Oxidative stress, ubiquitination defects, and mitochondrial dysfunction are well recognized markers of various neurodegenerative diseases. This proposal is designed to elucidate the mechanism whereby the signaling scaffold, p62, regulates trafficking and removal of ubiquitinated proteins and damaged mitochondria.
The specific aims of this proposal are based upon the CENTRAL HYPOTHESIS that p62 is involved in the transport of proteins to the proteasome or autophagosome, employing a common tag, K63-polyubiquitin. Sequestosome 1/p62 is predominantly expressed in the hippocampus, the center of learning and memory, where it serves as a scaffold to regulate the trafficking of K63-polyubiquitinated proteins and phosphorylation of atypical protein kinase C iota/lambda substrates. Gene-targeted deletion of p62 in mice causes oxidative stress leading to Alzheimer-like characteristics such as tau-phosphorylation, loss of short term memory and synaptic plasticity, reduced serum BDNF, depression, anxiety, along with accumulation of highly insoluble polyubiquitinated proteins in the adult mice. Humans with AD likewise exhibit reduced p62 levels in hippocampus that correlate with accumulation of insoluble polyubiquitinated tau. These findings suggest that a reduced amount of p62 may act in conjunction with other environmental or genetic factors to influence susceptibility to development of AD. Our long term goal is to understand the mechanism whereby removal of p62 in the brain results in oxidative stress that contributes to development of mouse AD. Our preliminary findings reveal that p62 converges upon HDAC6 to regulate it activity and thereby influences tubulin acetylation, leading to impaired clearance of aggregated proteins. Along with p62's role in autophagy the elimination of damaged mitochondria is impaired, which together with appearance of ubiquitin aggregates results in oxidative stress. The following specific aims are proposed to further elucidate the p62 regulatory pathway.
Specific Aim 1 will examine the mechanism whereby p62 cooperates with HDAC6 to regulate clearance of aggregated polyubiquitinated proteins.
Specific Aim 2 will examine the mechanism whereby p62 regulates the trafficking, clearance and energetics of mitochondria.
Specific Aim 3 will define p62's role in mediating oxidative stress resistance. An innovative approach employing various complementary methods will be undertaken within the scope of the project. These findings are likely to provide insight into mechanism whereby p62 function impinges upon energetics and form of mitochondria, trafficking of interacting proteins, as well as, accumulation of polyubiquitin aggregates. Altogether, further knowledge of p62 may contribute to new treatments for AD, as well as, other neurodegenerative diseases.
This project will tease apart the function of the scaffolding protein p62. The innovative aspect of this project is that the role of p62 in trafficking of tau and other interacting proteins is largely undefined. P62 is a multifunctional protein involved in both of the two major protein degradation mechanisms, ubiquitin proteasome system and autophagy-lysosome pathway.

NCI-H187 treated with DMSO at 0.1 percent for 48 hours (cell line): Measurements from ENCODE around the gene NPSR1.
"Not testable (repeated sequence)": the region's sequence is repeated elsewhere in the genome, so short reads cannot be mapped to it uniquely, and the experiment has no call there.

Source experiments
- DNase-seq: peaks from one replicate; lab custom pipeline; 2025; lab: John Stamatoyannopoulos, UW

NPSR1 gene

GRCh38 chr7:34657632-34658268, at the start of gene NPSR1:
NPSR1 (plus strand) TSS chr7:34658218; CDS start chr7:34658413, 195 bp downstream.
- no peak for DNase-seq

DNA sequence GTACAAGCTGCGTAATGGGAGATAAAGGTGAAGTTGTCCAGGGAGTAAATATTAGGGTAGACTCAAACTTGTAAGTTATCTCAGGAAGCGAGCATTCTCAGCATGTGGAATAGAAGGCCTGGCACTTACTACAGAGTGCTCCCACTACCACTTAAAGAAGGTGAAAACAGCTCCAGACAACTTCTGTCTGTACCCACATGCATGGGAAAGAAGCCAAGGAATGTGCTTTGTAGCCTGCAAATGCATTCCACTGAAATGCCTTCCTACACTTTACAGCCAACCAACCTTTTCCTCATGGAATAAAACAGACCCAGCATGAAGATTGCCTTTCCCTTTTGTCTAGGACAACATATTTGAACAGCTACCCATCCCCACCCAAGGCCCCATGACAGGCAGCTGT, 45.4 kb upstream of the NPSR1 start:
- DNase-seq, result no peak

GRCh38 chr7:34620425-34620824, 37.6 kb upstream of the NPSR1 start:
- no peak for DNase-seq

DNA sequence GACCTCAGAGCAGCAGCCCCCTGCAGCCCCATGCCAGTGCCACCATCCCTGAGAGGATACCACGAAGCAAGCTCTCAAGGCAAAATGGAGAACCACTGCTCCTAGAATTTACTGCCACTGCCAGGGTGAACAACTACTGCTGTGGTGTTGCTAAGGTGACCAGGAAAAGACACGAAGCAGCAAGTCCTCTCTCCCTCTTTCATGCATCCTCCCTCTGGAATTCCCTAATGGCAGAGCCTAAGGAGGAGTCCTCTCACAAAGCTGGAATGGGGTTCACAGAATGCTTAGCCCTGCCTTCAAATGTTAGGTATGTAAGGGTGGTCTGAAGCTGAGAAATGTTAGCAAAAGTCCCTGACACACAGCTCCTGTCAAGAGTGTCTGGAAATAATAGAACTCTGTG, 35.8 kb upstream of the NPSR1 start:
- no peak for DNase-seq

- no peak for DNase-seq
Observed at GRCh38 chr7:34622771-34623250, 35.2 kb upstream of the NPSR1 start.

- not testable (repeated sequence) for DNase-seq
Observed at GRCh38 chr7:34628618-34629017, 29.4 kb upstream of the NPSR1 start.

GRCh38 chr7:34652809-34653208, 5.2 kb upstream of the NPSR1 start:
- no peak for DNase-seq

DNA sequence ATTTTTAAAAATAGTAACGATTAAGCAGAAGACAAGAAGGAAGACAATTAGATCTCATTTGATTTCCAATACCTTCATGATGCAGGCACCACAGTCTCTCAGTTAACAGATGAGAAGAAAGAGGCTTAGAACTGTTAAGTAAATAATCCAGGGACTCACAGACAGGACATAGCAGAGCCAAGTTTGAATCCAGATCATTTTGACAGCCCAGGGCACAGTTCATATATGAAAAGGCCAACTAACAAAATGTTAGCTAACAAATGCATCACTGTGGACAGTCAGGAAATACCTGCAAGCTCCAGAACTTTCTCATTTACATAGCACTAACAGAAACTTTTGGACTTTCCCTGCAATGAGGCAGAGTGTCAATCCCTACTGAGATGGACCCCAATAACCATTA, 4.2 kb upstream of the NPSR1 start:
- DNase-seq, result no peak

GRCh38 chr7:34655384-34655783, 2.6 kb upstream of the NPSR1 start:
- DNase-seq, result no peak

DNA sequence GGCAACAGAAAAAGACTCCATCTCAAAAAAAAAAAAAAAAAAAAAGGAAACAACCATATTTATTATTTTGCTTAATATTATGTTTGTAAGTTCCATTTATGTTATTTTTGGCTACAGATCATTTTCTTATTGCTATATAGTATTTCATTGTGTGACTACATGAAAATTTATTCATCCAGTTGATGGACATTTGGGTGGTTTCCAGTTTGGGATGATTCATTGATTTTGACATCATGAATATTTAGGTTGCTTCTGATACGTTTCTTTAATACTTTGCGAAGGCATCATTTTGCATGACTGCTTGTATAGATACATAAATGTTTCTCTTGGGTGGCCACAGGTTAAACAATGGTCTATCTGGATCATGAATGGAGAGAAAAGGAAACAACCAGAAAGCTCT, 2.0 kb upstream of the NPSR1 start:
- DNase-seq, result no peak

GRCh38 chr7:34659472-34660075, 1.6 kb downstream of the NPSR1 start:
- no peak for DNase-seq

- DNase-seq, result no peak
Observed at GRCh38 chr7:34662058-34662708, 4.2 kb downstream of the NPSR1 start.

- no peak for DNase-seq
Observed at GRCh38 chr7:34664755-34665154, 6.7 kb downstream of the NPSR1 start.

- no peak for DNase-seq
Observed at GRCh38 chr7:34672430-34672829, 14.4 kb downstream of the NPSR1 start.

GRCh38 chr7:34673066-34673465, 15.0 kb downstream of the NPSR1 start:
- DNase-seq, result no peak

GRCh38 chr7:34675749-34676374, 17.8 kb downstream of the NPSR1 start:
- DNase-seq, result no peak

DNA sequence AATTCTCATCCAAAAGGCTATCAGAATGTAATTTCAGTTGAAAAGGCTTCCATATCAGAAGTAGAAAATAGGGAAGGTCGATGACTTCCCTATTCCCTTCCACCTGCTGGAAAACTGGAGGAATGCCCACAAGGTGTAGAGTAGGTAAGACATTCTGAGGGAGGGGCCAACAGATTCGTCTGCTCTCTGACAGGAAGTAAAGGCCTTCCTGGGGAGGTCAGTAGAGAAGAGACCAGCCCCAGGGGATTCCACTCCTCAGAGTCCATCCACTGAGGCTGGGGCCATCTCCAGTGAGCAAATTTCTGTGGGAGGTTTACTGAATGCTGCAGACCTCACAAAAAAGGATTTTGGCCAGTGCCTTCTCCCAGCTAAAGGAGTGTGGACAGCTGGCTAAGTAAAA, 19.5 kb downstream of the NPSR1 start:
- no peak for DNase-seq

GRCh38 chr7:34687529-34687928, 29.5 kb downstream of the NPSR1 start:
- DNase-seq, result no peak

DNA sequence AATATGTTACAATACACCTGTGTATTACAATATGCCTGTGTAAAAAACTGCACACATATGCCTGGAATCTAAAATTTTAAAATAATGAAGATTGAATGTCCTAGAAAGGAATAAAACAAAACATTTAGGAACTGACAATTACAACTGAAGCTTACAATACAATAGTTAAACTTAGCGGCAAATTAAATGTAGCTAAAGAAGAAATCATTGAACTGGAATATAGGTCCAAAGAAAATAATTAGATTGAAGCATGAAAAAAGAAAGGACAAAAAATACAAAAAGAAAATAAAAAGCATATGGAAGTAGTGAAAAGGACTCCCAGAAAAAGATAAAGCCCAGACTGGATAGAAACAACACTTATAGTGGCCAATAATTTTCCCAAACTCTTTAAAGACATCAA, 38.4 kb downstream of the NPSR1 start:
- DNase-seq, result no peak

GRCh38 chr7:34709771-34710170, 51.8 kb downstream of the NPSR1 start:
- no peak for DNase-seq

The specific aims of this proposal are based upon the CENTRAL HYPOTHESIS that p62 is a novel shuttling factor that participates in the transport of proteins to the proteasome, autophagosome and removal of damaged mitochondria. Three synergistic but non-overlapping specific aims are proposed to further unravel the mechanistic details regarding the role of p62 in vivo.
Aim 1 will illuminate the means by which p62 regulates clearance of aggregated proteins.
Aim 2 will elucidate the mechanism whereby p62 regulates the trafficking and clearance of mitochondria.
Aim 3 will define p62's role in mediating oxidative stress resistance. The results from this study will provide invaluable insights into the role of p62 in clearance of misfolded protein aggregates and neurodegeneration. These findings may provide an avenue to develop new therapeutics for the treatment of Alzheimer's disease as well as other neurodegenerative diseases, which possess disturbances in p62 expression as a component of their underlying pathophysiology.
|Du, Yifeng; Seibenhener, Michael L; Yan, Jin et al. (2015) aPKC phosphorylation of HDAC6 results in increased deacetylation activity. PLoS One 10:e0123191|
|Seibenhener, Michael L; Wooten, Michael C (2015) Use of the Open Field Maze to measure locomotor and anxiety-like behavior in mice. J Vis Exp :e52434|
|Calderilla-Barbosa, Luis; Seibenhener, M Lamar; Du, Yifeng et al. (2014) Interaction of SQSTM1 with the motor protein dynein--SQSTM1 is required for normal dynein function and trafficking. J Cell Sci 127:4052-63|
|Seibenhener, M Lamar; Zhao, Ting; Du, Yifeng et al. (2013) Behavioral effects of SQSTM1/p62 overexpression in mice: support for a mitochondrial role in depression and anxiety. Behav Brain Res 248:94-103|
|Yan, Jin; Seibenhener, Michael Lamar; Calderilla-Barbosa, Luis et al. (2013) SQSTM1/p62 interacts with HDAC6 and regulates deacetylase activity. PLoS One 8:e76016|
|Seibenhener, M Lamar; Du, Yifeng; Diaz-Meco, Maria-Theresa et al. (2013) A role for sequestosome 1/p62 in mitochondrial dynamics, import and genome integrity. Biochim Biophys Acta 1833:452-9|
|Seibenhener, Michael L; Wooten, Marie W (2012) Isolation and culture of hippocampal neurons from prenatal mice. J Vis Exp :|
|Jadhav, Trafina; Wooten, Marie W (2009) Defining an Embedded Code for Protein Ubiquitination. J Proteomics Bioinform 2:316|
|Jiang, Jianxiong; Parameshwaran, Kodeeswaran; Seibenhener, M Lamar et al. (2009) AMPA receptor trafficking and synaptic plasticity require SQSTM1/p62. Hippocampus 19:392-406|
|Du, Yifeng; Wooten, Michael C; Gearing, Marla et al. (2009) Age-associated oxidative damage to the p62 promoter: implications for Alzheimer disease. Free Radic Biol Med 46:492-501|
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